The bases lie on the inside. They are flat structures, lying in pairs
perpendicular to the axis of the helix. Consider the double helix in terms of a spiral staircase: the base pairs form the treads, as illustrated
schematically in Figure 1.9. Proceeding along the helix, bases are
stacked above one another, in a sense like a pile of plates.
Each base pair is rotated ~36° around the axis of the helix relative to
the next base pair. So ~10 base pairs make a complete turn of 360°. The
twisting of the two strands around one another forms a double helix
with a minor groove (~12 A across) and a major groove (~22 A across),
as can be seen from the scale model of Figure 1.10. The double helix is
right-handed; the turns run clockwise looking along the helical axis.
These features represent the accepted model for what is known as the
It is important to realize that the B-form represents an average, not a
precisely specified structure. DNA structure can change locally. If it
has more base pairs per turn it is said to be overwound; if it has fewer
base pairs per turn it is underwound. Local winding can be affected by
the overall conformation of the DNA double helix in space or by the
binding of proteins to specific sites.

Genes are DNA

The hereditary nature of every living organism is defined by its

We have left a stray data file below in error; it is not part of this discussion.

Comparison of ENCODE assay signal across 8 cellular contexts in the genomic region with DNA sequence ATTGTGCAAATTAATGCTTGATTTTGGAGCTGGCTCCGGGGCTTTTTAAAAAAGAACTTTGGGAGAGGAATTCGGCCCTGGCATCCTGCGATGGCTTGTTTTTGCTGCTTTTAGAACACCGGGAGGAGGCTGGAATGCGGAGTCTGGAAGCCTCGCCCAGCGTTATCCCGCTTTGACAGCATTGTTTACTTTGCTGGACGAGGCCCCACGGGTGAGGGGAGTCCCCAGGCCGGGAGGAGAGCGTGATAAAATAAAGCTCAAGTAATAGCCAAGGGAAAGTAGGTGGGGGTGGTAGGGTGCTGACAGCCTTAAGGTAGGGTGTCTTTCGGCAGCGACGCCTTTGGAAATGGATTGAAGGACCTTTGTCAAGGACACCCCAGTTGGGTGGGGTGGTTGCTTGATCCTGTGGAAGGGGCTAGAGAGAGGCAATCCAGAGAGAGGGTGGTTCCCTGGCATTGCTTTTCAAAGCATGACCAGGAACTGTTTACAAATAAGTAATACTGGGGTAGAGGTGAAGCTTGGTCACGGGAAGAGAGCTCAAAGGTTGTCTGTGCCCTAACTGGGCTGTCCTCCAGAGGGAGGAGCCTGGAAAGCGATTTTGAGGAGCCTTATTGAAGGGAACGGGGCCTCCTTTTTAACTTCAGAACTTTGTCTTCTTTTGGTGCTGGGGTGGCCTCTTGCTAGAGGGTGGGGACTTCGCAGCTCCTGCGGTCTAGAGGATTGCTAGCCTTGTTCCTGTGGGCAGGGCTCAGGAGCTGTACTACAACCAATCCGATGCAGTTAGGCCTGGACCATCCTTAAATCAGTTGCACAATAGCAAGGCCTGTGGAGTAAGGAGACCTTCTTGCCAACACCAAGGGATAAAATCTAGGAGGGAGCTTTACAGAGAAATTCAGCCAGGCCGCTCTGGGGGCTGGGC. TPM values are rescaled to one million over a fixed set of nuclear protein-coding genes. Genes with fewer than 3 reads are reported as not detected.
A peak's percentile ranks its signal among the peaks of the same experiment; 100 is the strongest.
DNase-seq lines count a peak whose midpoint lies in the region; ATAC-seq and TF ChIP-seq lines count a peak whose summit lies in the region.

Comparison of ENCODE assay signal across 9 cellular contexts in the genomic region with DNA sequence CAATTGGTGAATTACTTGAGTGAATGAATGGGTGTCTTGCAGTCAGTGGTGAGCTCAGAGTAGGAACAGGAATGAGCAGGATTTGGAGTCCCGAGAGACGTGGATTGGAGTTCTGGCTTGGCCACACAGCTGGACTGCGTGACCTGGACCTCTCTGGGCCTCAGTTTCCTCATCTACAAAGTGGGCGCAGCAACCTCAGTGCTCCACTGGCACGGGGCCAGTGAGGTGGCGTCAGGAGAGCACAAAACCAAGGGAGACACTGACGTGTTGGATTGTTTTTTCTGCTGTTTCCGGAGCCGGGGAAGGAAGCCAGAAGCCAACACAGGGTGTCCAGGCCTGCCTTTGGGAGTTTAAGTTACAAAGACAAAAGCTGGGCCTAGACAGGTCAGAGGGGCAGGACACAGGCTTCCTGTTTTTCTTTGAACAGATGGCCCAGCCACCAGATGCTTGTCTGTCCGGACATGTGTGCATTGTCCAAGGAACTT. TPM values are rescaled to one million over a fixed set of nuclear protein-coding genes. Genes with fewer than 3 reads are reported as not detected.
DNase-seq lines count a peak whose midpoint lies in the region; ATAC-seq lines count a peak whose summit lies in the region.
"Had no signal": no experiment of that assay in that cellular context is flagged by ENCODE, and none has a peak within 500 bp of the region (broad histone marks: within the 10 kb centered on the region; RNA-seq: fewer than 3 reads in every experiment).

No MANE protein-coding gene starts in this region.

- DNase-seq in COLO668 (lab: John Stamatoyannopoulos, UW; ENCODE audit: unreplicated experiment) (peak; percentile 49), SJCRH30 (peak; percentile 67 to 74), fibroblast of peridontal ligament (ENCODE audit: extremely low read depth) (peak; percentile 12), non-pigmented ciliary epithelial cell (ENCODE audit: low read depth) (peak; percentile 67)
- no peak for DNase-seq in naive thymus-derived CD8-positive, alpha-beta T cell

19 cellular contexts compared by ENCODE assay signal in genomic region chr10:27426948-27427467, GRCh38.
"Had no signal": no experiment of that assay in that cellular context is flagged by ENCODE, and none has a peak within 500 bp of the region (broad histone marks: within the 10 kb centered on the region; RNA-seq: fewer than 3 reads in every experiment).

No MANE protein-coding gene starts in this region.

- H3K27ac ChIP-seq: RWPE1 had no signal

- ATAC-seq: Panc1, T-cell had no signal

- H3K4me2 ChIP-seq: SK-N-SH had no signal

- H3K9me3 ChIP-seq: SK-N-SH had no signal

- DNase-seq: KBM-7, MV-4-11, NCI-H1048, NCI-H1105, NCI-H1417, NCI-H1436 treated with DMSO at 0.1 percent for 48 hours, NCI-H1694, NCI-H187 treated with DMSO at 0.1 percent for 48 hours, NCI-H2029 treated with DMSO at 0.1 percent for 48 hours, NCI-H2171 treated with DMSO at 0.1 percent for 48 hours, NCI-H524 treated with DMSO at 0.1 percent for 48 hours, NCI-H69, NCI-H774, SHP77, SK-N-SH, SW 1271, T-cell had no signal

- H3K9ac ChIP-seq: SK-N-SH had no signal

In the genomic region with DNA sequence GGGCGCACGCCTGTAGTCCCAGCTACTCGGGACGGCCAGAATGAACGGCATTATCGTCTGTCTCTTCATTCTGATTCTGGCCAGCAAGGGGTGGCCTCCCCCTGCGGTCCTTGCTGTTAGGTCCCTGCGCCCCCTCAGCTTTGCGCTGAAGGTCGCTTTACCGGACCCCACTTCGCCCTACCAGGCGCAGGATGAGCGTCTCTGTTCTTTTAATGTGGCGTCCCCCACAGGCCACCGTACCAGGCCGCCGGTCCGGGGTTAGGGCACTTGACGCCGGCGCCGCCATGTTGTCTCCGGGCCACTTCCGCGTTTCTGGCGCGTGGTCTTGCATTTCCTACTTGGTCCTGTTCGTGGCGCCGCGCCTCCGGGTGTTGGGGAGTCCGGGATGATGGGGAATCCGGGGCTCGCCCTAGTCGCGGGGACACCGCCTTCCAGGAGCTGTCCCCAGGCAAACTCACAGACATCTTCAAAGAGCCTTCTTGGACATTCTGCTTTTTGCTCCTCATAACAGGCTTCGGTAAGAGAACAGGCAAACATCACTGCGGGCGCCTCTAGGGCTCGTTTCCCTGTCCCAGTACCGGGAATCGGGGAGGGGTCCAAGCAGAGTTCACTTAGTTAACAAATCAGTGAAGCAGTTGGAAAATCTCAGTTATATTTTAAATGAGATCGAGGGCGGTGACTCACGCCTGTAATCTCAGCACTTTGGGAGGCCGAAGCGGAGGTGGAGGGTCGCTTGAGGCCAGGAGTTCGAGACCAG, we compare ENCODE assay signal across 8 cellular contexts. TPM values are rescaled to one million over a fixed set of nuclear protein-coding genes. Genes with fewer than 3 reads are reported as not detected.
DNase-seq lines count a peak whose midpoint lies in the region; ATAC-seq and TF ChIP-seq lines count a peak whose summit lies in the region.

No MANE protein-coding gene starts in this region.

genome, which consists of a long sequence of nucleic acid that
provides the information needed to construct the organism. We use the
term "information" because the genome does not itself perform any active
role in building the organism; rather it is the sequence of the individual
subunits (bases) of the nucleic acid that determines hereditary
features. By a complex series of interactions, this sequence is used to
produce all the proteins of the organism in the appropriate time and
place. The proteins either form part of the structure of the organism, or
have the capacity to build the structures or to perform the metabolic
reactions necessary for life.
The genome contains the complete set of hereditary information for
any organism. Physically the genome may be divided into a number of
different nucleic acid molecules. Functionally it may be divided into
genes. Each gene is a sequence within the nucleic acid that represents a
single protein. Each of the discrete nucleic acid molecules comprising
the genome may contain a large number of genes. Genomes for living
organisms may contain as few as <500 genes (for a mycoplasma, a type
of bacterium) to as many as >40,000 for Man.
In this chapter, we analyze the properties of the gene in terms of its
basic molecular construction. Figure 1.1 summarizes the stages in the
transition from the historical concept of the gene to the modern definition
of the genome.
The basic behavior of the gene was defined by Mendel more than a
century ago. Summarized in his two laws, the gene was recognized as a
"particulate factor" that passes unchanged from parent to progeny.
A gene may exist in alternative forms. These forms are called alleles.
In diploid organisms, which have two sets of chromosomes, one
copy of each chromosome is inherited from each parent. This is the
same behavior that is displayed by genes. One of the two copies of each
gene is the paternal allele (inherited from the father), the other is the
maternal allele (inherited from the mother). The equivalence led to the
discovery that chromosomes in fact carry the genes.

Each chromosome consists of a linear array of genes. Each gene resides
at a particular location on the chromosome. This is more formally
called a genetic locus. We can then define the alleles of this gene as the
different forms that are found at this locus.